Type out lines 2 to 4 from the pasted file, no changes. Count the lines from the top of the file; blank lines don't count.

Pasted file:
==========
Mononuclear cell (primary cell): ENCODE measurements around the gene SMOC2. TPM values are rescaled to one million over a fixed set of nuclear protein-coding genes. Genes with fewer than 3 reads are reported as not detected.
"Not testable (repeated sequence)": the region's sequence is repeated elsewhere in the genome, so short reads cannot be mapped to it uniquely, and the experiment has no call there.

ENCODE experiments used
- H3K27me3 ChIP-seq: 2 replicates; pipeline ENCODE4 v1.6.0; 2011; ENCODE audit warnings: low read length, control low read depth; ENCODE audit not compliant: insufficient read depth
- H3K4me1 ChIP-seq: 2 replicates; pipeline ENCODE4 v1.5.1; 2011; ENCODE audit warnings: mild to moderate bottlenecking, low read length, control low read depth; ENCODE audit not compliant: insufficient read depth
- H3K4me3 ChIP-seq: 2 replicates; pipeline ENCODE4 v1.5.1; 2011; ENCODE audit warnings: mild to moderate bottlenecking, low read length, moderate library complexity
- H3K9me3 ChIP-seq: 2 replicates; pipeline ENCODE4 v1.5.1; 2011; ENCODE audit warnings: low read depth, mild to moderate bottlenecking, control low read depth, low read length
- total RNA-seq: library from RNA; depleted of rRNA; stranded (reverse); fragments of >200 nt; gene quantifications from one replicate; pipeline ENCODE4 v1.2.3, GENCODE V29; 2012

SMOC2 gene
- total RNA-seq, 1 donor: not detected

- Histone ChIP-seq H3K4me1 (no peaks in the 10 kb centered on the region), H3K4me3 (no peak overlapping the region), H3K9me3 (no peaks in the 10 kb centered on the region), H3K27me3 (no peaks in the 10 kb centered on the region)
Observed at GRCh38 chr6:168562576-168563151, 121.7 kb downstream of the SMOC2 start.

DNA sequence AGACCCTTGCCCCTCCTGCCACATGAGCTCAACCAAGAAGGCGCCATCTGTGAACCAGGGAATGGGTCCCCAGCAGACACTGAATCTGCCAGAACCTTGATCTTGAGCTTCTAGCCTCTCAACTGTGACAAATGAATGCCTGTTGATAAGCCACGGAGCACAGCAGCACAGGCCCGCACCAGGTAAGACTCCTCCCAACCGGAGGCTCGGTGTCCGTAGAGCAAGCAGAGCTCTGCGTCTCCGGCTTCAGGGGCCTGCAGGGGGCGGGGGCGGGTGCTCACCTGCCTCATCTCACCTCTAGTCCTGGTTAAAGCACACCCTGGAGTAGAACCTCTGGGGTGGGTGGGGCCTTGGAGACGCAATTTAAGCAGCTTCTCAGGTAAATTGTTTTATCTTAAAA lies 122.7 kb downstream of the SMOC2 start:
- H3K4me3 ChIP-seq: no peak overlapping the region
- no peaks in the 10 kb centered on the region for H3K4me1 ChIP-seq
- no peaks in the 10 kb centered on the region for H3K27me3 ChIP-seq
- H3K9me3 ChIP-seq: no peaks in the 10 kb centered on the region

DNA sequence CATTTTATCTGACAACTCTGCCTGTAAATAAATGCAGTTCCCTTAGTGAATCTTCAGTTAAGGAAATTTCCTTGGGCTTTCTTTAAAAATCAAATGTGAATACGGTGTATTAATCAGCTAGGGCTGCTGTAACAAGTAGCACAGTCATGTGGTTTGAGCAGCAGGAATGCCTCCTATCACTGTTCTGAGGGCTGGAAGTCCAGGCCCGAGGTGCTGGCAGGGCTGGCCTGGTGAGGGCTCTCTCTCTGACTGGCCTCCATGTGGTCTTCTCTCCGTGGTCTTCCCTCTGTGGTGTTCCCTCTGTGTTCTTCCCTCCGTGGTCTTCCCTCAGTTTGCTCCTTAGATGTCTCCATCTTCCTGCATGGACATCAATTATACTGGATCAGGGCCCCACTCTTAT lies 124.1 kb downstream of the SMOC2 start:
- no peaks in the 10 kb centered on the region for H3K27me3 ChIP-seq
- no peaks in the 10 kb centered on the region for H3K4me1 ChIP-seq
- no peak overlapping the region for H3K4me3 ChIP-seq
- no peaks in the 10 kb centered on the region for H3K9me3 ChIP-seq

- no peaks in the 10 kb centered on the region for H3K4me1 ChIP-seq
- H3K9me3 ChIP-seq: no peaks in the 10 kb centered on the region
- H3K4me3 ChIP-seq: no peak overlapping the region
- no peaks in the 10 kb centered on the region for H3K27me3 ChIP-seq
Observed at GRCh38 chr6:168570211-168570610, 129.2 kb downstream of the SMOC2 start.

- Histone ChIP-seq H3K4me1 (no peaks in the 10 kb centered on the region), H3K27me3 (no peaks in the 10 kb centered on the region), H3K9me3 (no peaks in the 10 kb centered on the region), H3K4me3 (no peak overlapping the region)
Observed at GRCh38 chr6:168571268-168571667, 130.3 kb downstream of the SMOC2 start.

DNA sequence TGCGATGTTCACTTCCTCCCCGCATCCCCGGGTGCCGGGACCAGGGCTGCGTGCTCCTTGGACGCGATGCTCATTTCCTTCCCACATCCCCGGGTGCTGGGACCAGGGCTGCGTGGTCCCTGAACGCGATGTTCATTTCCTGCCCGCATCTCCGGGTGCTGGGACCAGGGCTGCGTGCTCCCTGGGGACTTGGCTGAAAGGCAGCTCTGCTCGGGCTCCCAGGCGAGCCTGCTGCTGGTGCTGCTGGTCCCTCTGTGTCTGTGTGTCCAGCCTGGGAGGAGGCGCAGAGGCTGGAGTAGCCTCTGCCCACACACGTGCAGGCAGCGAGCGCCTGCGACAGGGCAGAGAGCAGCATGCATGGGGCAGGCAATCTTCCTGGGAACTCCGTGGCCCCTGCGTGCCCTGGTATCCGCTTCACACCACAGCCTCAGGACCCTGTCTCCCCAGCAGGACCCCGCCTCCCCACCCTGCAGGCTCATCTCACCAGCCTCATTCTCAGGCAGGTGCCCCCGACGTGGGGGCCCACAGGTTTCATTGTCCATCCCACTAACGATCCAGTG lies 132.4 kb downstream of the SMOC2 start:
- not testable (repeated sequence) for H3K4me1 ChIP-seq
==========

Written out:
"Not testable (repeated sequence)": the region's sequence is repeated elsewhere in the genome, so short reads cannot be mapped to it uniquely, and the experiment has no call there.

ENCODE experiments used
- H3K27me3 ChIP-seq: 2 replicates; pipeline ENCODE4 v1.6.0; 2011; ENCODE audit warnings: low read length, control low read depth; ENCODE audit not compliant: insufficient read depth